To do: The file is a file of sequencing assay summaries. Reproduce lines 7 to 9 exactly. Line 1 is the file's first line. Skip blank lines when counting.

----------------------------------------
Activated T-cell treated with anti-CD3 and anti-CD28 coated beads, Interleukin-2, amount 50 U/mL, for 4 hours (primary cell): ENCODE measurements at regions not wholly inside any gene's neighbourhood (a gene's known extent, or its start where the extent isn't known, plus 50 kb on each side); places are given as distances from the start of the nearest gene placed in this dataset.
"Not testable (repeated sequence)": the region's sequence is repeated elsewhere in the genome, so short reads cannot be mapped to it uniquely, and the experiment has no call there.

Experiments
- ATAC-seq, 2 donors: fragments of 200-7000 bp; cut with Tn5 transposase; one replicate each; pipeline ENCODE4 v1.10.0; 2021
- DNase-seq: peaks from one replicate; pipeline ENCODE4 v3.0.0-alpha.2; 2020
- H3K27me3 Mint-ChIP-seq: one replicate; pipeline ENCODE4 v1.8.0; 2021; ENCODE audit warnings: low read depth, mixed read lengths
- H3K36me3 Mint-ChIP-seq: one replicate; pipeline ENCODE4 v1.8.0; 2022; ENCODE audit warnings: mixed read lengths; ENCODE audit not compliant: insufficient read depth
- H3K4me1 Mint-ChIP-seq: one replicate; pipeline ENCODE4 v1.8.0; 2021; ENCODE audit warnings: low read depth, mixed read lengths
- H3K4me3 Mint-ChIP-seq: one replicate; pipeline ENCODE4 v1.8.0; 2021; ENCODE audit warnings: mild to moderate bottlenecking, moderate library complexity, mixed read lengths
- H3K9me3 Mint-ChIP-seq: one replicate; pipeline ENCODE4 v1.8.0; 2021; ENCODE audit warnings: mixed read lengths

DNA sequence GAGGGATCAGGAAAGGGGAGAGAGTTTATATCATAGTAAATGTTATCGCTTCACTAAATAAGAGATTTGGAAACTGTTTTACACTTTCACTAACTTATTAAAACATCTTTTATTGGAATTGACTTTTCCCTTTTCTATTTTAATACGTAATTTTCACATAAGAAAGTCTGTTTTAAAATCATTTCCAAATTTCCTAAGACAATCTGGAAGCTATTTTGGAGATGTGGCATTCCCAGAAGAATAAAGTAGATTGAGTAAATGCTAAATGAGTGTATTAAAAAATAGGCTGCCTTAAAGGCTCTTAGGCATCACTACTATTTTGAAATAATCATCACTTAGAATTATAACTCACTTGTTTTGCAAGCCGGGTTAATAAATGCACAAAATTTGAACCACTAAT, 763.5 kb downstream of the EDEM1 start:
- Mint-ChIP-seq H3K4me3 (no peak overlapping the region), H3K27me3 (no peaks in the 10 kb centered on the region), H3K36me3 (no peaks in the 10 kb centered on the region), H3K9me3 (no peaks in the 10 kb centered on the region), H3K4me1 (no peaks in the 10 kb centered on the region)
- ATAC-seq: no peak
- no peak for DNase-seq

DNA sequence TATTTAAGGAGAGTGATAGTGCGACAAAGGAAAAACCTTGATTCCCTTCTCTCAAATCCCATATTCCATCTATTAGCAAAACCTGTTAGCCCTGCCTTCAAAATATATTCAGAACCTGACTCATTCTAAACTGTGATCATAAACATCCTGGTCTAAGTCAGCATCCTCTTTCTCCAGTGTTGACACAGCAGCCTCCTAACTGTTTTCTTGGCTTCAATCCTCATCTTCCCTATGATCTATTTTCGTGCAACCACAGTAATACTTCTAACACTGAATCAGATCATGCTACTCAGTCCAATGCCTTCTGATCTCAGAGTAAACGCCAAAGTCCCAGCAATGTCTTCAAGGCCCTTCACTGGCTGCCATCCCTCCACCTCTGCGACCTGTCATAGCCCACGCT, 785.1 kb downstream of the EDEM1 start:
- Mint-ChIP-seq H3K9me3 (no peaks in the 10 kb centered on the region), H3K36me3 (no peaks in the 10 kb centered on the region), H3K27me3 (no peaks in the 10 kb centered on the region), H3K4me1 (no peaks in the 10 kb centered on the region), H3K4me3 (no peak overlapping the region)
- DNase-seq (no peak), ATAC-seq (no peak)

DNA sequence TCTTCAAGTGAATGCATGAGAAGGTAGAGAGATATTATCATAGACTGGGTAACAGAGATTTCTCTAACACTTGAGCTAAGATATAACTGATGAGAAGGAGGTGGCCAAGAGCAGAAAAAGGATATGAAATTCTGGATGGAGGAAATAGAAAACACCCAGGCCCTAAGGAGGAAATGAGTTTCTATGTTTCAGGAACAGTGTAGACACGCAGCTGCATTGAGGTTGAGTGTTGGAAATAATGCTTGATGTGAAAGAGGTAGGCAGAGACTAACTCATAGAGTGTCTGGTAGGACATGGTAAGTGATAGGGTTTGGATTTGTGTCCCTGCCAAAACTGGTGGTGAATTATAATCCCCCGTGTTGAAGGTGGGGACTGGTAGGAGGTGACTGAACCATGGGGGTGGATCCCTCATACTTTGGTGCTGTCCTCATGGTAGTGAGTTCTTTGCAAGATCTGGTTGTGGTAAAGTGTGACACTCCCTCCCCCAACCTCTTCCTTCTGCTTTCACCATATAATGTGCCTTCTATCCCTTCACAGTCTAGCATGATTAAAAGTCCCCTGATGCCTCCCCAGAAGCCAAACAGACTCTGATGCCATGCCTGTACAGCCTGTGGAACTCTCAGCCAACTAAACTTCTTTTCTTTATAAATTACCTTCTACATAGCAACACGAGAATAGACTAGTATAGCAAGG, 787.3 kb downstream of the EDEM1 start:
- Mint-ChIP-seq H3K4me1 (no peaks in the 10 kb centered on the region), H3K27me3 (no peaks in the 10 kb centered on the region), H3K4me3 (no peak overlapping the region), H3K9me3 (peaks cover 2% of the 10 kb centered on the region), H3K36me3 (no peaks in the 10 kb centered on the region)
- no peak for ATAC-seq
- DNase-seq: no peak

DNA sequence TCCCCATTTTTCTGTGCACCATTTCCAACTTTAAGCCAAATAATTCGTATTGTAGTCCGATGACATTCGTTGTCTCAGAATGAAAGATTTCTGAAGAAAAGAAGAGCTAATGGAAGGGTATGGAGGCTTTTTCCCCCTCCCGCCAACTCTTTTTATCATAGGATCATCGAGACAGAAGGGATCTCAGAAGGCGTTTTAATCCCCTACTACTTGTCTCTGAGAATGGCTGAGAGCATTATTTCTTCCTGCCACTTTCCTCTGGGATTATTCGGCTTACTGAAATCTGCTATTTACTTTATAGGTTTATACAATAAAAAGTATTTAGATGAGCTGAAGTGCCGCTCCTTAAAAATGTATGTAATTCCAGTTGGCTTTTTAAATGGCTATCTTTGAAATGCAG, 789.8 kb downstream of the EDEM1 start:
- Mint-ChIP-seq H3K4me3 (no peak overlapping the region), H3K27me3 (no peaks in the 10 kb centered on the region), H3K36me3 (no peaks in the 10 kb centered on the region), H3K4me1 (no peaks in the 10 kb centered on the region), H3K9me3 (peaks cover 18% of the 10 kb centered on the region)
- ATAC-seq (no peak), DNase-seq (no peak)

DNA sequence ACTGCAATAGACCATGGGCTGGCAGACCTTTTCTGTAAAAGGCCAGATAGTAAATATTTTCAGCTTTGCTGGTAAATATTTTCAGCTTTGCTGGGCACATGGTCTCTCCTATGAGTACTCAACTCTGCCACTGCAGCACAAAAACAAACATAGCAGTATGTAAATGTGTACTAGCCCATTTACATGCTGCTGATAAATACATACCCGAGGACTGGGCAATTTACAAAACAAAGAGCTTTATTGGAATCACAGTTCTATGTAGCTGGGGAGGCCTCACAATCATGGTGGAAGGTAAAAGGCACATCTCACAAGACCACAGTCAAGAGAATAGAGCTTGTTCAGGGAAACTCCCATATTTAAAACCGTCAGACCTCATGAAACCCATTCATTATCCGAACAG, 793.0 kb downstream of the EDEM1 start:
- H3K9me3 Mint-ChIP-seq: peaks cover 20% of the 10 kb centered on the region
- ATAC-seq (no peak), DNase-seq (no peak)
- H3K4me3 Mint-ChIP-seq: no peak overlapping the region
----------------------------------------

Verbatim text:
- H3K36me3 Mint-ChIP-seq: one replicate; pipeline ENCODE4 v1.8.0; 2022; ENCODE audit warnings: mixed read lengths; ENCODE audit not compliant: insufficient read depth
- H3K4me1 Mint-ChIP-seq: one replicate; pipeline ENCODE4 v1.8.0; 2021; ENCODE audit warnings: low read depth, mixed read lengths
- H3K4me3 Mint-ChIP-seq: one replicate; pipeline ENCODE4 v1.8.0; 2021; ENCODE audit warnings: mild to moderate bottlenecking, moderate library complexity, mixed read lengths